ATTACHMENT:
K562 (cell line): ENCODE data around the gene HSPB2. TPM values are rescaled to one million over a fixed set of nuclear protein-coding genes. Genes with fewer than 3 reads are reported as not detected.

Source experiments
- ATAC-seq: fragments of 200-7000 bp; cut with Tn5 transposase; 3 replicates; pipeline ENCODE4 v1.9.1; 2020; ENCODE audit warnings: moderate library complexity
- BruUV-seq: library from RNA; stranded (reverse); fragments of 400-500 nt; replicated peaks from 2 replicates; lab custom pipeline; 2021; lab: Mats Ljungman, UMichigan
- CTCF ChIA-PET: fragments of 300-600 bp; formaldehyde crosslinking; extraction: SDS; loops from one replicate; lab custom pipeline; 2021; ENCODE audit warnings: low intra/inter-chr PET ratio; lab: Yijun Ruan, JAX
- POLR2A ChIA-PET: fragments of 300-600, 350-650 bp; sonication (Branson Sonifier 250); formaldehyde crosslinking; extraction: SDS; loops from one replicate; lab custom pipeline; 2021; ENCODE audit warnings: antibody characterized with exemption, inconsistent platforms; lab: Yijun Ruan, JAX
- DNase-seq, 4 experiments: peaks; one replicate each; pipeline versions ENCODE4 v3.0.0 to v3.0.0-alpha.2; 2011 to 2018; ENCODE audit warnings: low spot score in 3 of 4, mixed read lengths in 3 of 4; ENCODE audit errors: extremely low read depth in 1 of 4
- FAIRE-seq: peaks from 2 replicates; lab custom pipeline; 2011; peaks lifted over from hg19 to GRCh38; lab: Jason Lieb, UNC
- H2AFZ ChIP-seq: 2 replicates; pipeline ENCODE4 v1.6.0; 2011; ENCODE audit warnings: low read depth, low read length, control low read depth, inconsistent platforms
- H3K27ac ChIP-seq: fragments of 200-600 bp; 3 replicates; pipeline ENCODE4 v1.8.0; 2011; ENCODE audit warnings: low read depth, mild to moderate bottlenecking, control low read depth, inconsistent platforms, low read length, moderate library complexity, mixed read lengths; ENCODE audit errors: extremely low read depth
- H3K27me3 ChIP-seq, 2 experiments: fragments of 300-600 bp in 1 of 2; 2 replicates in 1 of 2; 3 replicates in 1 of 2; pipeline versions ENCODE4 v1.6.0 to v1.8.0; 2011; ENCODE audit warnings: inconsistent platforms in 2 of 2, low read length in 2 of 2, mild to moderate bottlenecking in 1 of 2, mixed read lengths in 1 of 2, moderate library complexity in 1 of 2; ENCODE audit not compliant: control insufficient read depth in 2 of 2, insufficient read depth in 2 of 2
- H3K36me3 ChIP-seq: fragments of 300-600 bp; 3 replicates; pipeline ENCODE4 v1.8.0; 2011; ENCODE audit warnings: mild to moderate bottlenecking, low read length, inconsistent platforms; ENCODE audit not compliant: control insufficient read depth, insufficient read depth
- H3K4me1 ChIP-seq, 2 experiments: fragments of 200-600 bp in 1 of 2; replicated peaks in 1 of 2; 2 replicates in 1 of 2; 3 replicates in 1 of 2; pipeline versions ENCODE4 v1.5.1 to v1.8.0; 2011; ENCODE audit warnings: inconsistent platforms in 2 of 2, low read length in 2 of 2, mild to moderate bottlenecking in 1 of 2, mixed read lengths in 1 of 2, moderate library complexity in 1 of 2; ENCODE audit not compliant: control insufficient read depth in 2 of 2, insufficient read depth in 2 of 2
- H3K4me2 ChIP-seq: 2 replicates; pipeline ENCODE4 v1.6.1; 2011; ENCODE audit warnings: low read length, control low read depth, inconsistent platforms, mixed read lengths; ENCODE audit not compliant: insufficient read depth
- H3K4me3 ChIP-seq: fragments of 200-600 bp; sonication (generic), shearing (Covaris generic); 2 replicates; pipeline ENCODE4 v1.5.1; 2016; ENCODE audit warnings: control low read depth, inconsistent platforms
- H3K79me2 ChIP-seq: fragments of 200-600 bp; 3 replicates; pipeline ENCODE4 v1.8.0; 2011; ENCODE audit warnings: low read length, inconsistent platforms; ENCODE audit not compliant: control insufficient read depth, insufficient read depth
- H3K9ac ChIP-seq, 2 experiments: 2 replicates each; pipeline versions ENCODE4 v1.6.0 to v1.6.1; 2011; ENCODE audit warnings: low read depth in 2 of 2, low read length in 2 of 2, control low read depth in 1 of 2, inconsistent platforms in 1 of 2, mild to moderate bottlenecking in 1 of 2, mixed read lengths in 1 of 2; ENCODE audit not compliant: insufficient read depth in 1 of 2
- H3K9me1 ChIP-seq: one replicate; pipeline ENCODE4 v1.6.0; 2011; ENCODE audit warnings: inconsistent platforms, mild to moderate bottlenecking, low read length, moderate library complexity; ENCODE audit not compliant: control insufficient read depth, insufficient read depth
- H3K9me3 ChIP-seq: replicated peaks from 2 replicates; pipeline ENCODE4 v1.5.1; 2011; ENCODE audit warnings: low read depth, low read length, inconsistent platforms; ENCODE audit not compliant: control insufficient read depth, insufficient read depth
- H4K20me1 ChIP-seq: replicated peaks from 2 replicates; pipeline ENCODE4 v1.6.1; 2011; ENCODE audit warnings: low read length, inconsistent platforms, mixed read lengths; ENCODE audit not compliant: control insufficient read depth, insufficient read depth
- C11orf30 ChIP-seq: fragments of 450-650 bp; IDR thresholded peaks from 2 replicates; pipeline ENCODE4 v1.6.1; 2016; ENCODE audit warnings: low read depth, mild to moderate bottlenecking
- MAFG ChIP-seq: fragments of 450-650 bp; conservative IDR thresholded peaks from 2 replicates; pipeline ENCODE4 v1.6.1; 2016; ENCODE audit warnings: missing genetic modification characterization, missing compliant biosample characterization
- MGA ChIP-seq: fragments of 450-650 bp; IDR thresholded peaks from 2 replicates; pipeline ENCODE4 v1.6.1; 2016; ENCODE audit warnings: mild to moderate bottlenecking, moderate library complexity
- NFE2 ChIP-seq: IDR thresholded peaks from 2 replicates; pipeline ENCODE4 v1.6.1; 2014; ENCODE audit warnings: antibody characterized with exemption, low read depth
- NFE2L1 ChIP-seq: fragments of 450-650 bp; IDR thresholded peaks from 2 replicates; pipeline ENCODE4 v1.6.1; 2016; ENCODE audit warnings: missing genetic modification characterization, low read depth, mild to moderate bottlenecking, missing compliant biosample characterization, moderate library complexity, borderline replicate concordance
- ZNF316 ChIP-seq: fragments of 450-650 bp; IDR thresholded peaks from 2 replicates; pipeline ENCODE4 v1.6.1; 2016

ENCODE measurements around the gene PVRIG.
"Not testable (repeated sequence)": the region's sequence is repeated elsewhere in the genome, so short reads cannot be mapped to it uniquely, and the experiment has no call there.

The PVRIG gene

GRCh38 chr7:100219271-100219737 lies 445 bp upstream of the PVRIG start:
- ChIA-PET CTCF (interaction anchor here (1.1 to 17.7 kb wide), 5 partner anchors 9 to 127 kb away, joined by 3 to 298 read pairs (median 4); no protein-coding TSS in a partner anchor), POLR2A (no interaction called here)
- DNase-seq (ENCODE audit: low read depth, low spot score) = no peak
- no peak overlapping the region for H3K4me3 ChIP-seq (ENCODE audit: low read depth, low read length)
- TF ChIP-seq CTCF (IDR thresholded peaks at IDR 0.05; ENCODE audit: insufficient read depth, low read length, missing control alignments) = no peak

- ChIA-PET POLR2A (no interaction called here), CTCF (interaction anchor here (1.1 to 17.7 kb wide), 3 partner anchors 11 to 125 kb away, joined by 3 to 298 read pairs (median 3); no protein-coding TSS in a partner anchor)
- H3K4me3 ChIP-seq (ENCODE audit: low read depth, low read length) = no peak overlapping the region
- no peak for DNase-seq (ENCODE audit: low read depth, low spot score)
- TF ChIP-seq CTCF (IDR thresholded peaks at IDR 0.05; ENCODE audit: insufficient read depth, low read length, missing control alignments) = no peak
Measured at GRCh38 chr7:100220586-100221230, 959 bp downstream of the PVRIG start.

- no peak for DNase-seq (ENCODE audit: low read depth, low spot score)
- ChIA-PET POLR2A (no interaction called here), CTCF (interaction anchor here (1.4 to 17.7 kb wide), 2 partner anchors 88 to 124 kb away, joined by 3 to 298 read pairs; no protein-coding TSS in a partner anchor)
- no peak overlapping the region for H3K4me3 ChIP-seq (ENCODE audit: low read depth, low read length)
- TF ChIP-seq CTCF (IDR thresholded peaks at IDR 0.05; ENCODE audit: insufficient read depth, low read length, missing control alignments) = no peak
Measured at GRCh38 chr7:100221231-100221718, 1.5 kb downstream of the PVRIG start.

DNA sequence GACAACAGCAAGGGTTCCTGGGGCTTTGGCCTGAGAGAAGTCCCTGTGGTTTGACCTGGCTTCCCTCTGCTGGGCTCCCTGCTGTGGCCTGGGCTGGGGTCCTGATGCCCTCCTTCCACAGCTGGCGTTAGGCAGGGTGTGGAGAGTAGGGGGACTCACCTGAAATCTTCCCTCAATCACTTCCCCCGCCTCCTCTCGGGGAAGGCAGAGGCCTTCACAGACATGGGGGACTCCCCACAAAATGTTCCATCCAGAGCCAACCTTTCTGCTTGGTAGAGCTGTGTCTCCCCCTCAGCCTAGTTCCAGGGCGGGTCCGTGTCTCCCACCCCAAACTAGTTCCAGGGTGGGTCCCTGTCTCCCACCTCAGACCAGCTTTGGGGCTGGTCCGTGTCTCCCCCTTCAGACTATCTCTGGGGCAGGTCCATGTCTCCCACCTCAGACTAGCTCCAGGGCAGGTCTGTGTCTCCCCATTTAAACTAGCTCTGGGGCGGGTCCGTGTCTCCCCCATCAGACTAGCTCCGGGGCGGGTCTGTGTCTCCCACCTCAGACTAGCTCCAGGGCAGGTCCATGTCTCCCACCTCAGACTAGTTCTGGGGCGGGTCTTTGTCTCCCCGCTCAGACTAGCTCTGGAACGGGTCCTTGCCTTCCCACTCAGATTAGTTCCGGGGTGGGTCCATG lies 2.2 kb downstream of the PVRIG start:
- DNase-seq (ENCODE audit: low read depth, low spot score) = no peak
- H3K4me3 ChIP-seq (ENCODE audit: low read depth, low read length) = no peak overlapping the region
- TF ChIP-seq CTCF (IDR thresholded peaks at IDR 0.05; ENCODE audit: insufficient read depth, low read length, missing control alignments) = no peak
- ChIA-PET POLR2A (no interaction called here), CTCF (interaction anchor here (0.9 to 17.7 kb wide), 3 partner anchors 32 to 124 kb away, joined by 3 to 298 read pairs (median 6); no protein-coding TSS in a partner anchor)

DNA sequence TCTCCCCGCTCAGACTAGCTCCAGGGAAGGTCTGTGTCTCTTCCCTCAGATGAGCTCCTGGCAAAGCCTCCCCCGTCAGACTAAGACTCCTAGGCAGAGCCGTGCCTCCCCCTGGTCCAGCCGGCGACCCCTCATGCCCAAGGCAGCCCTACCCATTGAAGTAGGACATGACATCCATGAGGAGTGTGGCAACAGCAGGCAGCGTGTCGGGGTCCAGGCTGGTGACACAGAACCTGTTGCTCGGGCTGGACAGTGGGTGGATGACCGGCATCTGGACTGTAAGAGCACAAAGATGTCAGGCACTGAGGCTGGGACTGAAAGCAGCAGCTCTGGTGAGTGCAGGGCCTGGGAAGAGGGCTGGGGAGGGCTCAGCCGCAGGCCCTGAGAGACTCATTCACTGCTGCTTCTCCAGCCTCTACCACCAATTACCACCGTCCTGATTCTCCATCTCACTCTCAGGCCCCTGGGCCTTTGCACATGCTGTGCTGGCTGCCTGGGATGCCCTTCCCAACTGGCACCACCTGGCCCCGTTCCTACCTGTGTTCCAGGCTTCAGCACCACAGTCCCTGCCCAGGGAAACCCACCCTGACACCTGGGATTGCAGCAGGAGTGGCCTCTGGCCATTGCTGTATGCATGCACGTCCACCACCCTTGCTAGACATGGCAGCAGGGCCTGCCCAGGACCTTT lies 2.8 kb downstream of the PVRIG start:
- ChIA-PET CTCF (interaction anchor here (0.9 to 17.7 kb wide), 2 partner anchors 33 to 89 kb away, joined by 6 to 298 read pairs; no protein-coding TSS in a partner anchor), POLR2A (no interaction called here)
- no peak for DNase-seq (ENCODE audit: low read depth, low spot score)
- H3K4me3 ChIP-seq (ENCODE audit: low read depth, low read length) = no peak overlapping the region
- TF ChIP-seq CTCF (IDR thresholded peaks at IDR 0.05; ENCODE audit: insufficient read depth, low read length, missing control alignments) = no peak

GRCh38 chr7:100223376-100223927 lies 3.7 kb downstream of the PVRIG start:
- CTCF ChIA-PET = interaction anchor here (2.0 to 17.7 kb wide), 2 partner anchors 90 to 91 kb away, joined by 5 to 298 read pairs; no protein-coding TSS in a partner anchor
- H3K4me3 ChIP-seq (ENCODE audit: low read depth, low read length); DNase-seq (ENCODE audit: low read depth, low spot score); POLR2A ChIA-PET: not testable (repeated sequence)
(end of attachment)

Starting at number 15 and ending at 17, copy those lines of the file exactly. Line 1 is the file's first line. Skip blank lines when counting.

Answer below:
- H3K4me3 ChIP-seq: fragments of 200-600 bp; sonication (generic), shearing (Covaris generic); 2 replicates; pipeline ENCODE4 v1.5.1; 2016; ENCODE audit warnings: control low read depth, inconsistent platforms
- H3K79me2 ChIP-seq: fragments of 200-600 bp; 3 replicates; pipeline ENCODE4 v1.8.0; 2011; ENCODE audit warnings: low read length, inconsistent platforms; ENCODE audit not compliant: control insufficient read depth, insufficient read depth
- H3K9ac ChIP-seq, 2 experiments: 2 replicates each; pipeline versions ENCODE4 v1.6.0 to v1.6.1; 2011; ENCODE audit warnings: low read depth in 2 of 2, low read length in 2 of 2, control low read depth in 1 of 2, inconsistent platforms in 1 of 2, mild to moderate bottlenecking in 1 of 2, mixed read lengths in 1 of 2; ENCODE audit not compliant: insufficient read depth in 1 of 2